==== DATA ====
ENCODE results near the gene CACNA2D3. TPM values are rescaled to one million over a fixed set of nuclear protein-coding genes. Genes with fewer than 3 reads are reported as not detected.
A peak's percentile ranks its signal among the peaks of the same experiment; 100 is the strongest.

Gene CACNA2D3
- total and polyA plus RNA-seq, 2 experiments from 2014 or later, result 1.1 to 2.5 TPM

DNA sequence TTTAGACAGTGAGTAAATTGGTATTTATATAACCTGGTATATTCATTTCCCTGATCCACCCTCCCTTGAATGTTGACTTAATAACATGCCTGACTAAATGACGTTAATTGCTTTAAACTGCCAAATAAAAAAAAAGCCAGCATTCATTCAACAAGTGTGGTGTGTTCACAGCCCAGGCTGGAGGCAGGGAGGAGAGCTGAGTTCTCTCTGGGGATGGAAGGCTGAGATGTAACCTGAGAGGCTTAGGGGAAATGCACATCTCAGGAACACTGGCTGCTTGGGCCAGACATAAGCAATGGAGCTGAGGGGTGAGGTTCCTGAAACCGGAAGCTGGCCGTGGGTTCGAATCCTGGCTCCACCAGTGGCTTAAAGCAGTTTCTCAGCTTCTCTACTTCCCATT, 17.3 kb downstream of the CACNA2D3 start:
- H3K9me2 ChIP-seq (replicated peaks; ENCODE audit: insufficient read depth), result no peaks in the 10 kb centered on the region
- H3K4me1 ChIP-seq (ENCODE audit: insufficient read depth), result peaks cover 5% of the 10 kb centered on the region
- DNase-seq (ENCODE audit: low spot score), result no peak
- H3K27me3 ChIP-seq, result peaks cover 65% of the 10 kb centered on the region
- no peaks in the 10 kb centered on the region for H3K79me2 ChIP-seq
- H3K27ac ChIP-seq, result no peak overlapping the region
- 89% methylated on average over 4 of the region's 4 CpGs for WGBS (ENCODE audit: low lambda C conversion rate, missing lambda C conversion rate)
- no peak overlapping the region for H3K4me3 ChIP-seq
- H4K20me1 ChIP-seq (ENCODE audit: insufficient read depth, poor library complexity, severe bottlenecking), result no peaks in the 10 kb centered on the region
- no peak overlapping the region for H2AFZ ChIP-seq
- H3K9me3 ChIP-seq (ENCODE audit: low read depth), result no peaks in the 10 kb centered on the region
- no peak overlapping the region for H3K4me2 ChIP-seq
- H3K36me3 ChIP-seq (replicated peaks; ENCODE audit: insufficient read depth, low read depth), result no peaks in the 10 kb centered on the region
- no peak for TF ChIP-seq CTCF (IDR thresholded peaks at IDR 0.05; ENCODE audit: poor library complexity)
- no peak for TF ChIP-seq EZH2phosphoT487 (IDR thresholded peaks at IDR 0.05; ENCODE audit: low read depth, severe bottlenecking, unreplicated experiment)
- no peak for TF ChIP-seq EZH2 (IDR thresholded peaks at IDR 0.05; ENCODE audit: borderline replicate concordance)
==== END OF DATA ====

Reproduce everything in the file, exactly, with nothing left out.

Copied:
ENCODE results near the gene CACNA2D3. TPM values are rescaled to one million over a fixed set of nuclear protein-coding genes. Genes with fewer than 3 reads are reported as not detected.
A peak's percentile ranks its signal among the peaks of the same experiment; 100 is the strongest.

Gene CACNA2D3
- total and polyA plus RNA-seq, 2 experiments from 2014 or later, result 1.1 to 2.5 TPM

DNA sequence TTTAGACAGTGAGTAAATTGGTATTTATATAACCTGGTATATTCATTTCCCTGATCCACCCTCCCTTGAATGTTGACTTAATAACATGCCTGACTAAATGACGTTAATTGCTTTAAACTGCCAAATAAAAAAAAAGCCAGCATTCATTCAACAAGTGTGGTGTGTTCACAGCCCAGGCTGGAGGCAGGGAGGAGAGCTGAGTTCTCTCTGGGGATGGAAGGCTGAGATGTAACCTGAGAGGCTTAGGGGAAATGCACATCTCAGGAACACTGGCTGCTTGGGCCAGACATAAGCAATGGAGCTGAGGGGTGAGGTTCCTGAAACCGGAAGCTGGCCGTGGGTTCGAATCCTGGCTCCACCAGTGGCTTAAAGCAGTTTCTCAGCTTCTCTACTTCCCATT, 17.3 kb downstream of the CACNA2D3 start:
- H3K9me2 ChIP-seq (replicated peaks; ENCODE audit: insufficient read depth), result no peaks in the 10 kb centered on the region
- H3K4me1 ChIP-seq (ENCODE audit: insufficient read depth), result peaks cover 5% of the 10 kb centered on the region
- DNase-seq (ENCODE audit: low spot score), result no peak
- H3K27me3 ChIP-seq, result peaks cover 65% of the 10 kb centered on the region
- no peaks in the 10 kb centered on the region for H3K79me2 ChIP-seq
- H3K27ac ChIP-seq, result no peak overlapping the region
- 89% methylated on average over 4 of the region's 4 CpGs for WGBS (ENCODE audit: low lambda C conversion rate, missing lambda C conversion rate)
- no peak overlapping the region for H3K4me3 ChIP-seq
- H4K20me1 ChIP-seq (ENCODE audit: insufficient read depth, poor library complexity, severe bottlenecking), result no peaks in the 10 kb centered on the region
- no peak overlapping the region for H2AFZ ChIP-seq
- H3K9me3 ChIP-seq (ENCODE audit: low read depth), result no peaks in the 10 kb centered on the region
- no peak overlapping the region for H3K4me2 ChIP-seq
- H3K36me3 ChIP-seq (replicated peaks; ENCODE audit: insufficient read depth, low read depth), result no peaks in the 10 kb centered on the region
- no peak for TF ChIP-seq CTCF (IDR thresholded peaks at IDR 0.05; ENCODE audit: poor library complexity)
- no peak for TF ChIP-seq EZH2phosphoT487 (IDR thresholded peaks at IDR 0.05; ENCODE audit: low read depth, severe bottlenecking, unreplicated experiment)
- no peak for TF ChIP-seq EZH2 (IDR thresholded peaks at IDR 0.05; ENCODE audit: borderline replicate concordance)